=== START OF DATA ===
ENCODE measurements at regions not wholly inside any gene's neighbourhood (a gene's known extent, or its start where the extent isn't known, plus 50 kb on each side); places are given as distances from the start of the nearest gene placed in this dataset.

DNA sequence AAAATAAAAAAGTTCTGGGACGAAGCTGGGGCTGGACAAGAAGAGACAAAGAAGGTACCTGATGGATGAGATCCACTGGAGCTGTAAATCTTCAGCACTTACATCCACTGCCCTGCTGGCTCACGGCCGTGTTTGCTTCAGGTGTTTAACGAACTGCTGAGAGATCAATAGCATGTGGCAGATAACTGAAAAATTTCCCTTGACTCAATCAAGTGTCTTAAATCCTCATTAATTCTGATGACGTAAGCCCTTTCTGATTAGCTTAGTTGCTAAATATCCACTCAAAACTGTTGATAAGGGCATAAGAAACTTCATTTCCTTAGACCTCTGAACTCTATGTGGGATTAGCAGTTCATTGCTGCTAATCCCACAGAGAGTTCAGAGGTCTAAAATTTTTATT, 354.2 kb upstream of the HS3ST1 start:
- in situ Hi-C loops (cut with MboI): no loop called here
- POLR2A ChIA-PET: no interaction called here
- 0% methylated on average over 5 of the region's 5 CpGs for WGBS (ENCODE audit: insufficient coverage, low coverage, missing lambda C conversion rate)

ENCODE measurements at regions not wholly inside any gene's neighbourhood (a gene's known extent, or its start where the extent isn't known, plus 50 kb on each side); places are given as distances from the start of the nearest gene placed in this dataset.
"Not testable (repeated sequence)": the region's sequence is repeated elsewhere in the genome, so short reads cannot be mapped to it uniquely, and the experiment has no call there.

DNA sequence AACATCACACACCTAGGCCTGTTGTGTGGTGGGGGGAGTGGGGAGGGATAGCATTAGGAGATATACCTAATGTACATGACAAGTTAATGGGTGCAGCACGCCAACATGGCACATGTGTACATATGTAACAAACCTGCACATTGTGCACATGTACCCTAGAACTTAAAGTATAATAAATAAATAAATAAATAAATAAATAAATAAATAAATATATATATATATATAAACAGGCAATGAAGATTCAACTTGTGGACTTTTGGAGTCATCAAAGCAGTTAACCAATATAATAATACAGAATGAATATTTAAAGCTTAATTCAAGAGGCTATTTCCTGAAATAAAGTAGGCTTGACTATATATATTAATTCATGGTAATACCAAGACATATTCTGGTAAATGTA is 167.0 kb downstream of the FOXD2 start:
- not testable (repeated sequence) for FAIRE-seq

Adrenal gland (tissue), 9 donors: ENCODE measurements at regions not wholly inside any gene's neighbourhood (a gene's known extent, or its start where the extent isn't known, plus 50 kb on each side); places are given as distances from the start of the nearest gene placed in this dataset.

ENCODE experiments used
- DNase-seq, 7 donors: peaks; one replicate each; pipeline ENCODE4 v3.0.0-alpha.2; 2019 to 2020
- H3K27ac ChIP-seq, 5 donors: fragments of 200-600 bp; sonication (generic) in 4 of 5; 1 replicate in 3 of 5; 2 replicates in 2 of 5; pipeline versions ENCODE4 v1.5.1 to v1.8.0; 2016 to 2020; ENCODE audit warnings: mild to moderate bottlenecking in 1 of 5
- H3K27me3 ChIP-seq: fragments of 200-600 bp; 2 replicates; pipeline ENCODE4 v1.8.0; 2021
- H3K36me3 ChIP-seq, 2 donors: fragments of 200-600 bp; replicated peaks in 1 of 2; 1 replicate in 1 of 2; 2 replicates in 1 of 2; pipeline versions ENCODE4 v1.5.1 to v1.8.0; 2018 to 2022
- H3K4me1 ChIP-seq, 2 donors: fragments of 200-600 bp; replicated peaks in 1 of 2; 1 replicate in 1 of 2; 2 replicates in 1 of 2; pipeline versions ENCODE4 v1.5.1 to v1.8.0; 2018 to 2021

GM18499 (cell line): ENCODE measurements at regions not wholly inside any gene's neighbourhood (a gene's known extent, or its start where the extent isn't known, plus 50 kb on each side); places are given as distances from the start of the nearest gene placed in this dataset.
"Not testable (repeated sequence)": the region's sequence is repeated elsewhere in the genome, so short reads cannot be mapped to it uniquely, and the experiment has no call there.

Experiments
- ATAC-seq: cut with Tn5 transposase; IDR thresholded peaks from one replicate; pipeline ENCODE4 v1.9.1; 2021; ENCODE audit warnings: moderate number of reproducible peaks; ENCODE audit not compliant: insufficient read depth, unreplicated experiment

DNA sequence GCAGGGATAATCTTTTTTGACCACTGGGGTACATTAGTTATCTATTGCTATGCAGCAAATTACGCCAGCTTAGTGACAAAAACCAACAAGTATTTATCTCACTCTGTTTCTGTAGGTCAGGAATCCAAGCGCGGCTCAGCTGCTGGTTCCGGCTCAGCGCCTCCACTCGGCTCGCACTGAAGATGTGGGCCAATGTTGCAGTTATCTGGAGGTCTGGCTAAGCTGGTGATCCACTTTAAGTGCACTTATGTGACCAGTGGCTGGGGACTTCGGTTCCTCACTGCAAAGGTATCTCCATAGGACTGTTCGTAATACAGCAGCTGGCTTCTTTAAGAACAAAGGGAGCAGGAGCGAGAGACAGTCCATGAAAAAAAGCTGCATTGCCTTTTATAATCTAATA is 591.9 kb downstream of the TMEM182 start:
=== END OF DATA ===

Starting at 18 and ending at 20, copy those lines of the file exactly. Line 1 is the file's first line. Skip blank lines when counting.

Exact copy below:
"Not testable (repeated sequence)": the region's sequence is repeated elsewhere in the genome, so short reads cannot be mapped to it uniquely, and the experiment has no call there.

Experiments
- ATAC-seq: cut with Tn5 transposase; IDR thresholded peaks from one replicate; pipeline ENCODE4 v1.9.1; 2021; ENCODE audit warnings: moderate number of reproducible peaks; ENCODE audit not compliant: insufficient read depth, unreplicated experiment